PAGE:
Friday, October 12, 2012

So This Just Happened – OR – Why to be careful about what you share on Facebook.

I was a little confused to see this photo on my feed. In fact, I didn’t know if it was real. I looked at it for a moment, just to make sure that it was actually what I thought it was – I didn’t want to overreact. 2012!
Nope, that is definitely a girl in blackface. I reacted, commenting sarcastically, “That’s not racist as fuck,” and promptly received a message from the offender, one Cherise McClimans. (See my chat with her after the jump.)

Click to embiggen.
Note that, to her, blackface is not about black people per se, just “ghetto people.” Apparently when she said, “Black girl on the toilet,” what she meant to say was “Ghetto person on the toilet.” What I find rather peculiar is that she didn’t even take the easiest way out: “Fuck you, racism is funny.” I can’t argue with that, actually – not because it’s true, but because “funny” is ultimately subjective and if I have any hope of convincing someone that blackface is racist, I won’t get any traction there. If she wants to be a racist, there is nothing I can do about it. If she believes that her actions are not racist, there is hope because it means that she still has negative connotations with racism.

Also, I’d like to point out her secondary defense, after “blackface is funny,” is that her black friends didn't find it offensive. I was immediately reminded of what my Black Studies friends would refer to as “that slave mentality.” I have no authority – academic or experiential – to speak on that topic, so I’ll let someone else chime in if they want, but what I can say is more on the topic of “friends.” In my experience, it is rare that friends will actually voice their personal offense with you. You are friends for a reason; your actions are tolerated because the rest of your behavior is probably not all that different. They may be taken aback initially, but they’re not going to tell you, because “that’s just Cherise being Cherise.”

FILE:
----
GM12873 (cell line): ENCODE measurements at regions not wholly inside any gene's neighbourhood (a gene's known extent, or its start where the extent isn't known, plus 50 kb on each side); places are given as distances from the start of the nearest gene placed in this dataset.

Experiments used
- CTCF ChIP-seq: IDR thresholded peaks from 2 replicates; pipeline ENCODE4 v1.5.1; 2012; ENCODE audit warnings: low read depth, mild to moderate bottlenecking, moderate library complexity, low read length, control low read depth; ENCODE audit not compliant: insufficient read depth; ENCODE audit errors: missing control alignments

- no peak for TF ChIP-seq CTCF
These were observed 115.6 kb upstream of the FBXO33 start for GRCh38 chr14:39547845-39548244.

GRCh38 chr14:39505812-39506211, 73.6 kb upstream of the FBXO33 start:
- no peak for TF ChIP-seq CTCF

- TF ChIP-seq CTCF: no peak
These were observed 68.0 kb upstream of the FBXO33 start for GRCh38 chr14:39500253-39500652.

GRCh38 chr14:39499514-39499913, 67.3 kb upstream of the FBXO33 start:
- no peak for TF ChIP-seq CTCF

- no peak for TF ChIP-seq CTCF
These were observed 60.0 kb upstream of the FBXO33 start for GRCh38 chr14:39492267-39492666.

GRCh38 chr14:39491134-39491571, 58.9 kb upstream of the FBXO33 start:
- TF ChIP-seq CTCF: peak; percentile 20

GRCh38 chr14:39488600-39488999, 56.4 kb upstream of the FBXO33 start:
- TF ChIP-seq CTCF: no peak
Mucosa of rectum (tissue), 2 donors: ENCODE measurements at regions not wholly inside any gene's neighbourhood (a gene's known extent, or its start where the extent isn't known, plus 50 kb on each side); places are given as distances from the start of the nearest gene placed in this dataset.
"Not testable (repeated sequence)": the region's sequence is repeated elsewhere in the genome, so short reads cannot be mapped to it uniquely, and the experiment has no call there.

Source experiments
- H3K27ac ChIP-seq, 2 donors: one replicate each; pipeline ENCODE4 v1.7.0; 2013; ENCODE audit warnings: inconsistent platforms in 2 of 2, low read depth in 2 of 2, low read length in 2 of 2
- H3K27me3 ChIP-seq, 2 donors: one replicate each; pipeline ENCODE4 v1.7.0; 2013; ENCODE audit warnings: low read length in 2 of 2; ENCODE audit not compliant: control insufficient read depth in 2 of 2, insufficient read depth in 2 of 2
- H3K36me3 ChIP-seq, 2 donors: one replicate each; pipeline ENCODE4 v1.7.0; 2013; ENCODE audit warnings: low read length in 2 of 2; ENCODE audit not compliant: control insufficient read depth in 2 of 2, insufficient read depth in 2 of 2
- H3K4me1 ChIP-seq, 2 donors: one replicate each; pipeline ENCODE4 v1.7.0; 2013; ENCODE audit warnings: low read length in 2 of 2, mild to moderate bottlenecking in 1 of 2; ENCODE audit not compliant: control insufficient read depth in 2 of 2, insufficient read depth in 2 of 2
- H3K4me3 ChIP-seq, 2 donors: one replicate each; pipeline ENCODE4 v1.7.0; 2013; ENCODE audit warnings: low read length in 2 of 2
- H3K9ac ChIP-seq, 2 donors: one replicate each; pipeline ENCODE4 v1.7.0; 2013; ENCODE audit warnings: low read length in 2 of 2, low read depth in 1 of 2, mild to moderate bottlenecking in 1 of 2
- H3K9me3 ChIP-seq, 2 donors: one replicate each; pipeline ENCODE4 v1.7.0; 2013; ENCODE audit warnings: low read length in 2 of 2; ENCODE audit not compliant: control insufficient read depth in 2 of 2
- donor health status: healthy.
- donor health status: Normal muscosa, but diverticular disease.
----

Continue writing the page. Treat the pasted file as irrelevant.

I’m not the most convincing or wittiest person in the heat of an argument, but I’m not sure that was what I was going for anyway. While I wanted to smash her down with fierce lamentation, I think I was more interested in getting her to think of her actions from the perspectives of others. Of course, as with most people, she was more interested in shutting me down, because what I have to say is dry and boring.

I don’t mean to pick on this single girl or infer that she is the next Hitler - after all, I am told that just last week there was an incident of young women in blackface at Washington University in St. Louis. These people are the typical mislead and ignorant Americans whose actions are symptomatic of an apathetic education system. Their aloof understanding of the historical and present realities of minorities reflects that of much of society. They, and people like them, are why anthropologists find it necessary to stay involved in the discourse of race. We have to reign in the myths, the misconceptions, and the insensitivities.

Last Spring, in collaboration with some trusted colleagues, and with the encouragement of a few professors, I planned to launch a local outreach program that would go into high school classrooms to talk about the concept of race. We brainstormed some lesson plans, some classroom activities, and the logistics of it all, and the best part was that this was a group endeavor that I could get behind – I certainly did not mind sharing the load. Unfortunately, before we could get anything off the ground and into the hands of a larger group of volunteers, my two project partners graduated and moved on to bigger and better things. This program will just be too big to run alone (or even direct), so until I find some equally driven self-starters that share my vision, it will have to take a back seat.

[Click here to see the whole Facebook exchange.]

Related reads:
Race, Monogamy, and Other Lies They Told You: Busting Myths about Human Nature (Fuentes)
The Mismeasure of Man (Revised & Expanded) (Gould
Race: Are We So Different (Goodman, Moses, and Jones)